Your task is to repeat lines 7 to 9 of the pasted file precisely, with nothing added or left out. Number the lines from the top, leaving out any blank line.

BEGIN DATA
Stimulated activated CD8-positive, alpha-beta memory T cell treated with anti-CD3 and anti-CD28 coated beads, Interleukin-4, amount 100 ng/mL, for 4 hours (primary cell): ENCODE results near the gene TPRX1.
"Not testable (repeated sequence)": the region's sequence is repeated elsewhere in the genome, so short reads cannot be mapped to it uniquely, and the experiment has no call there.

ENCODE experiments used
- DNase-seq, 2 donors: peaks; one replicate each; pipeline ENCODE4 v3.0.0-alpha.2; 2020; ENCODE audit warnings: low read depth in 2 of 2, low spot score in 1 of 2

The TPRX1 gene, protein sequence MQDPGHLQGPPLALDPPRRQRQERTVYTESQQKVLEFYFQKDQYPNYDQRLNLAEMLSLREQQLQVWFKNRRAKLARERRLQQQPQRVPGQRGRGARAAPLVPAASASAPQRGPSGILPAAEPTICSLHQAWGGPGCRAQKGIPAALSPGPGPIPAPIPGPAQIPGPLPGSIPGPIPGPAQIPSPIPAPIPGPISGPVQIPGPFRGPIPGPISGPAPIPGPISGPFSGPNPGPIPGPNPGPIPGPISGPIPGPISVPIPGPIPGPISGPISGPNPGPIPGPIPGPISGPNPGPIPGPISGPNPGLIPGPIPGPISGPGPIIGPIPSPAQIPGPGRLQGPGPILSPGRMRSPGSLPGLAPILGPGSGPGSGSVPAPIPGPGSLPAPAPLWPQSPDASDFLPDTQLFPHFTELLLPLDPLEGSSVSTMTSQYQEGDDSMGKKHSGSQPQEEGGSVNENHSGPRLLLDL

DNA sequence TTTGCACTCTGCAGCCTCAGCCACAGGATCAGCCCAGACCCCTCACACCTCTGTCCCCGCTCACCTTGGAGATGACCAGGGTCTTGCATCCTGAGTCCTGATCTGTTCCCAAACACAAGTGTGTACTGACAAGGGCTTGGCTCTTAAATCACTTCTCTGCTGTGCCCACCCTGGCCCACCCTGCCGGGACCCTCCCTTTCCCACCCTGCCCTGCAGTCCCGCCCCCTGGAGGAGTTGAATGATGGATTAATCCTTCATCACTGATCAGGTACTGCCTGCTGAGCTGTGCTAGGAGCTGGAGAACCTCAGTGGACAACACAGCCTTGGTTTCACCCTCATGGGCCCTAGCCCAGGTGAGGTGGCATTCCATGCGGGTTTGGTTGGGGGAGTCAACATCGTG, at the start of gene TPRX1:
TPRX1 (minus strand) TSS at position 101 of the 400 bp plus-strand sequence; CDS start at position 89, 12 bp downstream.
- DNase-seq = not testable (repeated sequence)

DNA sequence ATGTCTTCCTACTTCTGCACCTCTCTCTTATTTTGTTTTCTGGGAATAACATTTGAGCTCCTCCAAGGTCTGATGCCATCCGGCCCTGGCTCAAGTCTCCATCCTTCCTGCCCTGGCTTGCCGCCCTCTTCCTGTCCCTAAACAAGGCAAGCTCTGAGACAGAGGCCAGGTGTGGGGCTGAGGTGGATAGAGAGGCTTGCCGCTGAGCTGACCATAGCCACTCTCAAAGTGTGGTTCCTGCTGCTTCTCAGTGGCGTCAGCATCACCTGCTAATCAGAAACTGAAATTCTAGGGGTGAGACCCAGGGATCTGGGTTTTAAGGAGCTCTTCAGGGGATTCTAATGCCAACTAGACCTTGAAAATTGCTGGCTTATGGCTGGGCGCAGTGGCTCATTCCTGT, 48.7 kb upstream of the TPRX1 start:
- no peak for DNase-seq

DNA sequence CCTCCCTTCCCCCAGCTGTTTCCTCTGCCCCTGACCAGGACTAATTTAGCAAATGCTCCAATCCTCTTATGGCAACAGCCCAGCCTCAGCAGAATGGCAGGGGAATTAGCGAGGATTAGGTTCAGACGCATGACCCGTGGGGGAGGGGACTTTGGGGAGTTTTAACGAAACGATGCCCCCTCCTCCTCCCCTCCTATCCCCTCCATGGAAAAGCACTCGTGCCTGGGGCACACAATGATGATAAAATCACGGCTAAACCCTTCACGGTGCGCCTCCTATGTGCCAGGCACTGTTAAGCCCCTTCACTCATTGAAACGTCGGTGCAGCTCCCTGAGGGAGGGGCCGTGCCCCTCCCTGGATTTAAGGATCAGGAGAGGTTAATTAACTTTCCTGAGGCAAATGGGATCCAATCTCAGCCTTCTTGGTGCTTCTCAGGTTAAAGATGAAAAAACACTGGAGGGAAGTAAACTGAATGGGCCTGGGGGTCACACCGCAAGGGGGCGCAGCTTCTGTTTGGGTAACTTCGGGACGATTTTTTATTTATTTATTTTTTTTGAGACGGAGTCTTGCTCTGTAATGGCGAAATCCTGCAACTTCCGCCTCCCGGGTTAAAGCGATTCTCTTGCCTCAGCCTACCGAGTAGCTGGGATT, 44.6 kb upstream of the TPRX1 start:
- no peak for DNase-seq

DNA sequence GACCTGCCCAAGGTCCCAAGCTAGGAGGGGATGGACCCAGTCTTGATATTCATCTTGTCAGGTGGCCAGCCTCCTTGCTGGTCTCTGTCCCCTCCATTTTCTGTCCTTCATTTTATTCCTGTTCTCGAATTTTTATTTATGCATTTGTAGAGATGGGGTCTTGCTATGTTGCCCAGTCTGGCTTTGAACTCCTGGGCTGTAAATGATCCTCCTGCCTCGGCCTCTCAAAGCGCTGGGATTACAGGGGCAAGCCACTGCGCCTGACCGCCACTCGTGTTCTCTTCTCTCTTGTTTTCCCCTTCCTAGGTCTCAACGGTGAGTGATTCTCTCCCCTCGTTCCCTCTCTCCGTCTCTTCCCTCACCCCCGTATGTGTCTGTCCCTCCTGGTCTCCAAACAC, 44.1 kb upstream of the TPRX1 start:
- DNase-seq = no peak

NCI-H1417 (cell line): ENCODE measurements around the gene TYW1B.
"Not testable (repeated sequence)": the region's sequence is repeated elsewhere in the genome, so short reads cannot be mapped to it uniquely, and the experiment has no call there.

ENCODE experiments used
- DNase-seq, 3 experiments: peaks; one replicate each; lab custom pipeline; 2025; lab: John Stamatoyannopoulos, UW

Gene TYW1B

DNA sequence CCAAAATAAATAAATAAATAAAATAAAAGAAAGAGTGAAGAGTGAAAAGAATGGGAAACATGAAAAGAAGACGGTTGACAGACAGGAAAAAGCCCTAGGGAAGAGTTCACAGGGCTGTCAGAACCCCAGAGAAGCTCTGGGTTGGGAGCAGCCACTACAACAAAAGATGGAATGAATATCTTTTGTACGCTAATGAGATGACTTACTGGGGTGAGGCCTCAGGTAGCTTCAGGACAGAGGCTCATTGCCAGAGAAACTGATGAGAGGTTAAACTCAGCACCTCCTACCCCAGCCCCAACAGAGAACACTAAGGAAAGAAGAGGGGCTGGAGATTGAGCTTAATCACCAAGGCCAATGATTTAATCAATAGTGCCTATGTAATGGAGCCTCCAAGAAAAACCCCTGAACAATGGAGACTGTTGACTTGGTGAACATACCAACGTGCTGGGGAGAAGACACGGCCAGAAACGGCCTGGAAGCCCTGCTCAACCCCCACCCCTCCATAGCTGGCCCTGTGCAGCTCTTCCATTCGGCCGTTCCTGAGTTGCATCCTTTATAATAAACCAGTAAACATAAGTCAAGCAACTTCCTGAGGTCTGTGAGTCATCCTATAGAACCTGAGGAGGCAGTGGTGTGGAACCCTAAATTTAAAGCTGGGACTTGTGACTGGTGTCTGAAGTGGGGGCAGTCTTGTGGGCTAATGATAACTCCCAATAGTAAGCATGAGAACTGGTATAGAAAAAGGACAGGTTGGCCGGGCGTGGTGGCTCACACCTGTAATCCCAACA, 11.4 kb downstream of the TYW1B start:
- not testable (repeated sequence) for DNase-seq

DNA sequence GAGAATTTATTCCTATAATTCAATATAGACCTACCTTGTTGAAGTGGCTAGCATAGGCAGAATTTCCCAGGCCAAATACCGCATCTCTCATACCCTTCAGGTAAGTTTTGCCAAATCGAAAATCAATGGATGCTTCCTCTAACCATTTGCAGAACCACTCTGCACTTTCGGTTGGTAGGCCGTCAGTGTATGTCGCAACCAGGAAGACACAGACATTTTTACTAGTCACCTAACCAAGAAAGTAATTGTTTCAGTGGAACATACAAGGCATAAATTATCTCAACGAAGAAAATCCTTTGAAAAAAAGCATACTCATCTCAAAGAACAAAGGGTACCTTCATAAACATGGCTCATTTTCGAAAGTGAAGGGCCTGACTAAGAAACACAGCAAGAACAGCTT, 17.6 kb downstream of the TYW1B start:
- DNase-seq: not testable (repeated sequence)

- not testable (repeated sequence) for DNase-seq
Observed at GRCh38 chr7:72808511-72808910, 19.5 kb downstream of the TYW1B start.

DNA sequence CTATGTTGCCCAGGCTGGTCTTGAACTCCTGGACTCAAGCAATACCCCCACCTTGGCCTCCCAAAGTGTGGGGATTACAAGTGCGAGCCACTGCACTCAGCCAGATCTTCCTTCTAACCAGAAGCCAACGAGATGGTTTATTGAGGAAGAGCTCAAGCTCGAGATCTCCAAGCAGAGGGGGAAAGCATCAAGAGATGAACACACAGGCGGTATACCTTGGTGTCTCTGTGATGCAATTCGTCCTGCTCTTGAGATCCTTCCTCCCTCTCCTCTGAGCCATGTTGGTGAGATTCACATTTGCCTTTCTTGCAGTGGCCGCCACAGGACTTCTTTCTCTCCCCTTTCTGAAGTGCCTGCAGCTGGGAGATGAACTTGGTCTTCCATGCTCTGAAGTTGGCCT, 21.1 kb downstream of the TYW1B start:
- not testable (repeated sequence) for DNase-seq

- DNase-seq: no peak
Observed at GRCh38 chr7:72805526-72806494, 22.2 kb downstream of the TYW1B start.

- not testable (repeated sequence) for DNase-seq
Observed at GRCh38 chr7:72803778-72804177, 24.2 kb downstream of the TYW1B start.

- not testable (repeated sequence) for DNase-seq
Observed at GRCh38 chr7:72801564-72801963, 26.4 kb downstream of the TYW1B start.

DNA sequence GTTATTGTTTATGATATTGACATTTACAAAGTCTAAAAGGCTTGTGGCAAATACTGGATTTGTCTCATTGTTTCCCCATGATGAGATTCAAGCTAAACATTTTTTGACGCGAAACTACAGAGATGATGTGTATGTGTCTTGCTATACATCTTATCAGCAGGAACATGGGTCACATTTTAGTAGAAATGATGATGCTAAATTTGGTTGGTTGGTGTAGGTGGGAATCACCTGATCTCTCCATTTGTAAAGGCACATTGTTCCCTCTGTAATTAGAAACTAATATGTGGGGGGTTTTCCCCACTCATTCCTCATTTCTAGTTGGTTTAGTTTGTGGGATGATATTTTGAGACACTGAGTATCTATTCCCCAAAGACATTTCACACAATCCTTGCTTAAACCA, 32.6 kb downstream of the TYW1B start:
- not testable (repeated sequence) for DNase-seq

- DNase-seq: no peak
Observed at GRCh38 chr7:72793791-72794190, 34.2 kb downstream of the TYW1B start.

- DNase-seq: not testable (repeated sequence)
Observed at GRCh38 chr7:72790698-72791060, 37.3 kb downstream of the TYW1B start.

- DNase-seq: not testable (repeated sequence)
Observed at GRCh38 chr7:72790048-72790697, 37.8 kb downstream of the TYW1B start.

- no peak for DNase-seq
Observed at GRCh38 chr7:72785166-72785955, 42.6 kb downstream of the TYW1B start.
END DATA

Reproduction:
TPRX1 (minus strand) TSS at position 101 of the 400 bp plus-strand sequence; CDS start at position 89, 12 bp downstream.
- DNase-seq = not testable (repeated sequence)

DNA sequence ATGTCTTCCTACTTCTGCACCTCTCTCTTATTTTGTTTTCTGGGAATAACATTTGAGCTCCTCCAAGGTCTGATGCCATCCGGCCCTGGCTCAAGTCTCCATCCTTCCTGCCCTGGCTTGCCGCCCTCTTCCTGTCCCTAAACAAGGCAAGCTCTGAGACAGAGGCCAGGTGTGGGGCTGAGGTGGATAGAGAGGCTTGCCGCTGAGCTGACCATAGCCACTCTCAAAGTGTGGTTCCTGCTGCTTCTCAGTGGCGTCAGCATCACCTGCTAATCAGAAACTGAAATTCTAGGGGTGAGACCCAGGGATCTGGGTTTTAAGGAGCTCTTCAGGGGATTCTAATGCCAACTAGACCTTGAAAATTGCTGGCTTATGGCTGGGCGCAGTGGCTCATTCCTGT, 48.7 kb upstream of the TPRX1 start: